Designed around how the owners live and entertain, the house has plenty of storage and a self-contained four-bed bunkroom for friends to stay, or should anyone want to Airbnb the space in the future. “The owners love cooking and dining and there are plenty of examples of ‘them’ in the house, including the artworks and artifacts they have collected over the years,” says Aaron. “Nearly every piece of furniture means something to them, including a dining table from one of their restaurants in Dunedin and the couches come from a lodge they once owned.”

“In the open-plan space, the internal view is not of a TV set but the kitchen hob,” adds Steven. Here, the kitchen island is constructed in mild steel and rimu with a striking verde marble benchtop that looks like pounamu (green stone). “This home feels familiar—you feel like you’ve gone back in time, especially with the sage-green roof and mustard-coloured timber joinery, but it makes the house feel instantly lived in as a result,” says Steven. Much-loved artworks have been carefully curated throughout the home, while the corridor walls are left free, with the effect of drawing the eye up to the steeply angled roof and a high triangular window that looks out towards a large oak tree in the garden.

“We like the materials and details to speak for themselves, rather than being ornamental—in that way we are modernists,” adds Steven. In the living space, the fireplace sits over a thin-edged, polished mild steel plinth, which complements the steel joinery in the kitchen. “You can see the inner workings of the fireplace—it’s exposed and unfinished and looks a bit Steampunk,” says Aaron.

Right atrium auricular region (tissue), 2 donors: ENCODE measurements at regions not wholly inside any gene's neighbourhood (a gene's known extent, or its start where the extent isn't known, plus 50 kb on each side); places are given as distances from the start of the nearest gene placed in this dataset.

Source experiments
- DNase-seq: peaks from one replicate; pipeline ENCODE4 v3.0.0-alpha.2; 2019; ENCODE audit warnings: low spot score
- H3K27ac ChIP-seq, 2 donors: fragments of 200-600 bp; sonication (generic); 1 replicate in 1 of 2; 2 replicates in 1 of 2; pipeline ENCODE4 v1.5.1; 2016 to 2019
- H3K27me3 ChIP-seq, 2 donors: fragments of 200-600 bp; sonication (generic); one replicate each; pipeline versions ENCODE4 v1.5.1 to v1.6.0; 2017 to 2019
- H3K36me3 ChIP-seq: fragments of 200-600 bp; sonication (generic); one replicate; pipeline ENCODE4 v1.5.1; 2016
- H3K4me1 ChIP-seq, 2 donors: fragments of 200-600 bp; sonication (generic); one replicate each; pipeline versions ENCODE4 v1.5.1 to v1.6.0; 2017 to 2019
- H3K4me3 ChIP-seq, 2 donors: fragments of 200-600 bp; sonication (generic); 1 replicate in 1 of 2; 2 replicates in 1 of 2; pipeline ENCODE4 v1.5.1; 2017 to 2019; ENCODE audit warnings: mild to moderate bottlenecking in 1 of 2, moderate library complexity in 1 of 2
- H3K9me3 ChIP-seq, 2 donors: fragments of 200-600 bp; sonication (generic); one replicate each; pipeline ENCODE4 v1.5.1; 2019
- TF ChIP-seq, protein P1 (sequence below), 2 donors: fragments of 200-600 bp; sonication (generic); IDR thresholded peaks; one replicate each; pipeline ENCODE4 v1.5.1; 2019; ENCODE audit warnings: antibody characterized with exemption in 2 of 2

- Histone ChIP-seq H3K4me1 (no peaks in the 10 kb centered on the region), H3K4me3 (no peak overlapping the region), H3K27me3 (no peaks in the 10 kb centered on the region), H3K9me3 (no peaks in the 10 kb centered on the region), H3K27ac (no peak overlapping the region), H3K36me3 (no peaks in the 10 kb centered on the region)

While Wanaka Crib isn’t a passive house, it was designed for comfort and energy efficiency. “Heating the home is the winter isn’t a problem, because there is a lot of sun due to the positioning of the building, the heated slab and everything is tightly wrapped inside and out,” says Aaron. “It has a double-glazed thermally broken joinery suite with lock doors that seal the building up. When you turn the handles, you can hear a suction noise like on the Starship Enterprise. It’s like a vacuum seal and, when it’s hot, you just open the doors into the corridor and the kitchen to create a nice temperature through cross ventilation and a ceiling fan; and the gable vents make a huge difference too. Even on the hottest day in Wanaka and the house has been closed up, it can be cooled in minutes.”